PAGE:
- Enabling Employer Benchmarking: Employers can compare their records with their competitors and the more detailed information allows employers to benchmark by job title or department.
- Research to improve worker safety and health: The data would enable research to be conducted on the causation and prevention of work-related injuries. Researchers could also use the data to evaluate the effectiveness of OSHA enforcement and compliance assistance programs aimed at specific types of injuries, something that cannot be done if the only data available are summary data from the Form 300A. Researchers have used MSHA’s collection of similar data to produce a series of papers that have been useful in understanding the causes of mine injuries and in preventing them from occurring.
Despite the obvious benefits of the original rule described above, OSHA insists that the benefits are “uncertain” at best. OSHA complains that the agency “has no prior experience using the case-specific data collected on Forms 300 and 301 for enforcement targeting or compliance assistance and is unsure how much benefit such data would have for these purposes or the level of resources needed to attain any benefit.” And anyway, “collecting, processing, analyzing, distributing, and programmatically applying the data would be costly.”
OSHA acknowledges that its sister research agency, the National Institute for Occupational Safety and Health (NIOSH) has kindly offered
to play a leading role in helping OSHA use data collected in Forms 300 and 301 to prevent occupational injuries and illnesses. NIOSH explained that it has the experience and capacity to analyze the data, as well as interest in using the data to provide guidance to employers for the prevention of occupational injury and illness, and to provide data analysis results and analytical tools that should enhance OSHA’s targeting….NIOSH noted that it has already developed auto-coding methods for categorizing occupation and industry based on free text data and has successfully utilized similar free text data collected from workers’ compensation claims. While NIOSH acknowledged that the data collected from Forms 300 and 301 would pose a greater analysis challenge because of the amount of data, NIOSH stated that the large data set would be useful to identify patterns and prevent workplace injuries.
Sounds good to me. But not to OSHA which responded that
OSHA appreciates the value of inter-agency efforts to achieve shared goals of preventing occupational injuries and illnesses and looks forward to continued coordination with NIOSH and other agencies where appropriate. However, OSHA has determined that NIOSH’s ability to analyze data collected from Forms 300 and 301 does not reduce the burden on OSHA to collect the data. Even if NIOSH could make the data useful for OSHA’s enforcement targeting and outreach efforts….OSHA and employers would be left covering the expense of collection,not to mention additional expense associated with the need to process and otherwise manually review data from the forms – costs that would detract from OSHA’s priorities of enforcement and compliance assistance to reduce workforce hazards.”
In other words, even if benefits exist and even if NIOSH can use the data effectively, it’s still not worth the cost to OSHA.
See No Evil, Hear No Evil
Another source confirming the benefits of collecting the data was the multi year 211 page National Academy of Sciences multi-year study, issued in early 2018 entitled A Smarter National Surveillance System for Occupational Safety and Health in the 21st Century. The purpose of the report, commissioned by OSHA, along with NIOSH and the BLS, was to examine our current systems for surveillance of occupational injury and illness and to make recommendations for improvement. Comments by Michaels, Wagner and myself summarized the report’s recommendations and endorsement of OSHA’s recordkeeping rule:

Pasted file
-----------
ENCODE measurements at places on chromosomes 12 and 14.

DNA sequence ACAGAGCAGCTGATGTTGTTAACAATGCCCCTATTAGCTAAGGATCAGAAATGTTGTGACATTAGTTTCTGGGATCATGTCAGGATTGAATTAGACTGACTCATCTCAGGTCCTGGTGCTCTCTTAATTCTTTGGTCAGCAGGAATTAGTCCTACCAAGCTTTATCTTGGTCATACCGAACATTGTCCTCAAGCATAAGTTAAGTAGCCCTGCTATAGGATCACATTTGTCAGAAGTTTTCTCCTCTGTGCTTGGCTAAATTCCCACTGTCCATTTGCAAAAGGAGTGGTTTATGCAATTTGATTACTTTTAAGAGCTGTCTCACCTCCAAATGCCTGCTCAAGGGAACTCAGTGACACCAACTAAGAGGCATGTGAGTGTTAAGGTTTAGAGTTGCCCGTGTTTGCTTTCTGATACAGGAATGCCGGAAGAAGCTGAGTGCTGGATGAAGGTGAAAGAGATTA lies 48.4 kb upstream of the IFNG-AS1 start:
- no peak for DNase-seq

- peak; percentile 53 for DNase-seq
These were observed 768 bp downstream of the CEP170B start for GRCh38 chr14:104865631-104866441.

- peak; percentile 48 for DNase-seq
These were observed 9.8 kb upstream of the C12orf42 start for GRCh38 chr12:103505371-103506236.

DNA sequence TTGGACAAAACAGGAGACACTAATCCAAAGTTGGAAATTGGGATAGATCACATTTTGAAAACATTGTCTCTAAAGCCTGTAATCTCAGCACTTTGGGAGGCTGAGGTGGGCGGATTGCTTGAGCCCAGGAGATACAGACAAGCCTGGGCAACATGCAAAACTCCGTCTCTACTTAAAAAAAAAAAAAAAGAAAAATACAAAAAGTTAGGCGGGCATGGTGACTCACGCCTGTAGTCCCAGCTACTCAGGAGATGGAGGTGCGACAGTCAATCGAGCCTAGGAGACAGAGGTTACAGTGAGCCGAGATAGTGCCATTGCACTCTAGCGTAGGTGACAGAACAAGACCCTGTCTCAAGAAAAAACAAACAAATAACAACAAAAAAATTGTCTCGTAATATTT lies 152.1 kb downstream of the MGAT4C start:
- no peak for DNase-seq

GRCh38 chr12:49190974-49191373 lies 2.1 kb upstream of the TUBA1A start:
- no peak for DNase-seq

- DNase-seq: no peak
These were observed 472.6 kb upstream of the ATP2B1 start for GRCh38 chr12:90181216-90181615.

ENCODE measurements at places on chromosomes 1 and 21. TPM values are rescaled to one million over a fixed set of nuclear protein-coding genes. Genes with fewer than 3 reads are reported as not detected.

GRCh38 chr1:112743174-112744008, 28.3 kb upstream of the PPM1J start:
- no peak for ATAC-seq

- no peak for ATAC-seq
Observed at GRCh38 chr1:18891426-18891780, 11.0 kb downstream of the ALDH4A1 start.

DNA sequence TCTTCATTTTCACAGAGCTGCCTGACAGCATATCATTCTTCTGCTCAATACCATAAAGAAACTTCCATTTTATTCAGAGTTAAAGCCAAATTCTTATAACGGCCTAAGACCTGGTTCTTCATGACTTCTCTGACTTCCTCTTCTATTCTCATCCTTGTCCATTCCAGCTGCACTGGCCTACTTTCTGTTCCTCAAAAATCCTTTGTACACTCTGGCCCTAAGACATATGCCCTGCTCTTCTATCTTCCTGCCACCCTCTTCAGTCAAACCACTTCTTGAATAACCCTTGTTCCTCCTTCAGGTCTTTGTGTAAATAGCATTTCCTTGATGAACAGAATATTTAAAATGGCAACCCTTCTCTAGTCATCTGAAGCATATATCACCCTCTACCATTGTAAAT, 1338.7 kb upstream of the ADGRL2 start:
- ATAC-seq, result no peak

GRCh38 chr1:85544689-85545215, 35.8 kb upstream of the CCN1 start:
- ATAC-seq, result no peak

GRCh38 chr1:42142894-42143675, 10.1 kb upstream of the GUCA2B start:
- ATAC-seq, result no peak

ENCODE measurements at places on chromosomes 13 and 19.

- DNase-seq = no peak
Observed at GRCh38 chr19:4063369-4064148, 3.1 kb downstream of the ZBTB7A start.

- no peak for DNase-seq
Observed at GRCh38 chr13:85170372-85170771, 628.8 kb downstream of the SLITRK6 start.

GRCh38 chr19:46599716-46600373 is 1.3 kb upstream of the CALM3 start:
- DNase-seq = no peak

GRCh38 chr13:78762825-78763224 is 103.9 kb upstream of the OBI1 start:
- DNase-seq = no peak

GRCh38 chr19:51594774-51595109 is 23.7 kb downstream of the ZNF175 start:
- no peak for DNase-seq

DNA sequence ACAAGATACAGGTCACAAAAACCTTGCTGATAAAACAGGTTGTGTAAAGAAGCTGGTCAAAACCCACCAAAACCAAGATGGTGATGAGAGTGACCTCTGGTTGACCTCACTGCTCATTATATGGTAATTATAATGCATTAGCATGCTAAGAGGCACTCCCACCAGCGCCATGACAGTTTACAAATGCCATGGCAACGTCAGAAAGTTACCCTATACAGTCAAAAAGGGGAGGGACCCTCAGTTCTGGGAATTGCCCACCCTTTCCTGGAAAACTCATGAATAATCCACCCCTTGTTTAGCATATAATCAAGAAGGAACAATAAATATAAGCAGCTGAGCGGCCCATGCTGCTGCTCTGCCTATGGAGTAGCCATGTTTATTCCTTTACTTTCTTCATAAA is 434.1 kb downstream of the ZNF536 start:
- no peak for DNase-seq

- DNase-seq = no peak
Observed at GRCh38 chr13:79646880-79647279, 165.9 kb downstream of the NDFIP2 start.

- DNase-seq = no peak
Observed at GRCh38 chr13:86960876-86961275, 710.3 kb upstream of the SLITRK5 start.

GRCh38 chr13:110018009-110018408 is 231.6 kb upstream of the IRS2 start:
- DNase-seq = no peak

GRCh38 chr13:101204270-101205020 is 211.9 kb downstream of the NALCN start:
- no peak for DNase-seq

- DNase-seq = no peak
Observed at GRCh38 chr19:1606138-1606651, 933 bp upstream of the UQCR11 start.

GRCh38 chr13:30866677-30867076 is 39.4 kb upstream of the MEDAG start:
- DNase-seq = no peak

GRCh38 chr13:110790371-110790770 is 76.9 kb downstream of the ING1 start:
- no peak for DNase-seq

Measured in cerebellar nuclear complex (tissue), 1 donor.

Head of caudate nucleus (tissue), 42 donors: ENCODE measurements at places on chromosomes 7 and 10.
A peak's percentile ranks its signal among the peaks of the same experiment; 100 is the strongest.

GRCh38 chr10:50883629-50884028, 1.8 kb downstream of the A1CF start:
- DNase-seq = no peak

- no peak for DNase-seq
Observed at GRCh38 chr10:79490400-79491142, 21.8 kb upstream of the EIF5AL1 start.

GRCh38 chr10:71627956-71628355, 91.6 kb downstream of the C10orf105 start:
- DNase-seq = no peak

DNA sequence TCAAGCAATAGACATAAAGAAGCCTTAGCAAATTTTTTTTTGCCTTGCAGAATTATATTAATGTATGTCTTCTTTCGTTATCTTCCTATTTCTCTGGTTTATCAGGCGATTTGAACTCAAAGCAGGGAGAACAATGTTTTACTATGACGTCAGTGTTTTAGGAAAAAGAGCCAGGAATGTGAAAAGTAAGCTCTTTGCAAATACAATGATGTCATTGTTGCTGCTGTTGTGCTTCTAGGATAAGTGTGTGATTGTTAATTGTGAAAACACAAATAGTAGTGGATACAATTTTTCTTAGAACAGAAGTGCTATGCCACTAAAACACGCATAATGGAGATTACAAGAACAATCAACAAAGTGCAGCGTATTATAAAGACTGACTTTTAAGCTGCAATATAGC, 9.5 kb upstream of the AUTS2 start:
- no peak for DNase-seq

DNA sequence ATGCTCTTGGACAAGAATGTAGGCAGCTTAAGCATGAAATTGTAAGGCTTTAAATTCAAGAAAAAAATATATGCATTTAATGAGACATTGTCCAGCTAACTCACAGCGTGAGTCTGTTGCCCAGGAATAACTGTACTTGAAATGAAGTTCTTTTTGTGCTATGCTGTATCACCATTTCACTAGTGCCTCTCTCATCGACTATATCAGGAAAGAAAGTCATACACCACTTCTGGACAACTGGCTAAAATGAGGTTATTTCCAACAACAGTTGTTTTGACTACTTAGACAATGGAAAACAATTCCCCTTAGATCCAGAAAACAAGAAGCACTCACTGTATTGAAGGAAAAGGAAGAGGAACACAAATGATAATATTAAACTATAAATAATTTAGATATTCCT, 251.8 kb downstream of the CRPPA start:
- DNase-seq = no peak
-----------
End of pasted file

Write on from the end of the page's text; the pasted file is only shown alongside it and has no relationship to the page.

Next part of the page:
The new rule provides a much-enhanced source of injury and illnesses data that can be used for effective targeting of interventions and prevention efforts as well as compliance activity focused on hazardous industries, workplaces, exposures, and high-risk groups. Furthermore, these data are not currently available to agencies or the public from other surveys. This employer-based system also provides new opportunities to conduct outreach and build tools and provide assistance to employers to identify and address hazards at individual worksites….
The new rule will provide an extensive new data source regarding injury and illness that can be used by OSHA, NIOSH, state agencies, employers, workers, and researchers for a range of surveillance and prevention purposes… The information collected and available under the electronic reporting rule holds potential value for employers, workers, public health agencies, researchers, and others. Employers will be able to use the information to compare their experience with others in the industry. Workers will be able to have ready access to an employer’s injury reports prior to seeking employment and while employed to assess the safety record of the employer. Public health agencies will be able to determine if there are types of injuries or illnesses occurring in the workplaces of particular industries. Public health departments will be able to initiate intervention efforts, including educational efforts and adjustments to public health standards in industries such as health care facilities, food establishments, or schools, which are regulated by the states. And researchers will have ready access to a large database of injury information to assist them with better characterizing high risks as well as assessing the effectiveness of interventions.
This is a pretty strong endorsement of the original regulation, which should have been especially significant considering that Scott Mugno, President Trump’s nominee to head OSHA sat on the committee that developed the report and signed off on its conclusions.